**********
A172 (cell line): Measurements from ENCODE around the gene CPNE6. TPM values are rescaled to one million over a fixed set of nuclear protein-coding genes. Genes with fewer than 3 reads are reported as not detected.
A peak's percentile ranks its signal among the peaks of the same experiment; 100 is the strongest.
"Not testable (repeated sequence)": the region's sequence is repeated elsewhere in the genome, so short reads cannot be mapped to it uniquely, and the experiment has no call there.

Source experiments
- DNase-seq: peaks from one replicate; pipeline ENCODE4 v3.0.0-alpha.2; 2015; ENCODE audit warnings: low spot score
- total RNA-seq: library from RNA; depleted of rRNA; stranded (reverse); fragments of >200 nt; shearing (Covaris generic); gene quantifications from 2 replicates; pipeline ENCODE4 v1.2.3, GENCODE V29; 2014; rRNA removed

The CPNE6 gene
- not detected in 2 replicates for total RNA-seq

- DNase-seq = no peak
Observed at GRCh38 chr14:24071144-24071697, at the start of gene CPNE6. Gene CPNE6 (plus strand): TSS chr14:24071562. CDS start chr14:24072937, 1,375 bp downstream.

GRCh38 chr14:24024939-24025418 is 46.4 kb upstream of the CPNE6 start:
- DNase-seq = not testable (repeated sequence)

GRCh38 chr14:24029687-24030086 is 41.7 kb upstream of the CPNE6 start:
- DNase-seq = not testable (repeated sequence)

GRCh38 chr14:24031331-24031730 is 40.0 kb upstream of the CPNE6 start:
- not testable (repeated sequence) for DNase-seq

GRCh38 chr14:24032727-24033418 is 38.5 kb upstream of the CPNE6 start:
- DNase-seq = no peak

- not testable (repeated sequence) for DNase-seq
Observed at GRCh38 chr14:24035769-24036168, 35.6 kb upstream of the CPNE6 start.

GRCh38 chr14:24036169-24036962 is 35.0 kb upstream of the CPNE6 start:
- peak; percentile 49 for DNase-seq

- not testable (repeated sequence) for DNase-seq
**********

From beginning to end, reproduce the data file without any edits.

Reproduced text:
A172 (cell line): Measurements from ENCODE around the gene CPNE6. TPM values are rescaled to one million over a fixed set of nuclear protein-coding genes. Genes with fewer than 3 reads are reported as not detected.
A peak's percentile ranks its signal among the peaks of the same experiment; 100 is the strongest.
"Not testable (repeated sequence)": the region's sequence is repeated elsewhere in the genome, so short reads cannot be mapped to it uniquely, and the experiment has no call there.

Source experiments
- DNase-seq: peaks from one replicate; pipeline ENCODE4 v3.0.0-alpha.2; 2015; ENCODE audit warnings: low spot score
- total RNA-seq: library from RNA; depleted of rRNA; stranded (reverse); fragments of >200 nt; shearing (Covaris generic); gene quantifications from 2 replicates; pipeline ENCODE4 v1.2.3, GENCODE V29; 2014; rRNA removed

The CPNE6 gene
- not detected in 2 replicates for total RNA-seq

- DNase-seq = no peak
Observed at GRCh38 chr14:24071144-24071697, at the start of gene CPNE6. Gene CPNE6 (plus strand): TSS chr14:24071562. CDS start chr14:24072937, 1,375 bp downstream.

GRCh38 chr14:24024939-24025418 is 46.4 kb upstream of the CPNE6 start:
- DNase-seq = not testable (repeated sequence)

GRCh38 chr14:24029687-24030086 is 41.7 kb upstream of the CPNE6 start:
- DNase-seq = not testable (repeated sequence)

GRCh38 chr14:24031331-24031730 is 40.0 kb upstream of the CPNE6 start:
- not testable (repeated sequence) for DNase-seq

GRCh38 chr14:24032727-24033418 is 38.5 kb upstream of the CPNE6 start:
- DNase-seq = no peak

- not testable (repeated sequence) for DNase-seq
Observed at GRCh38 chr14:24035769-24036168, 35.6 kb upstream of the CPNE6 start.

GRCh38 chr14:24036169-24036962 is 35.0 kb upstream of the CPNE6 start:
- peak; percentile 49 for DNase-seq

- not testable (repeated sequence) for DNase-seq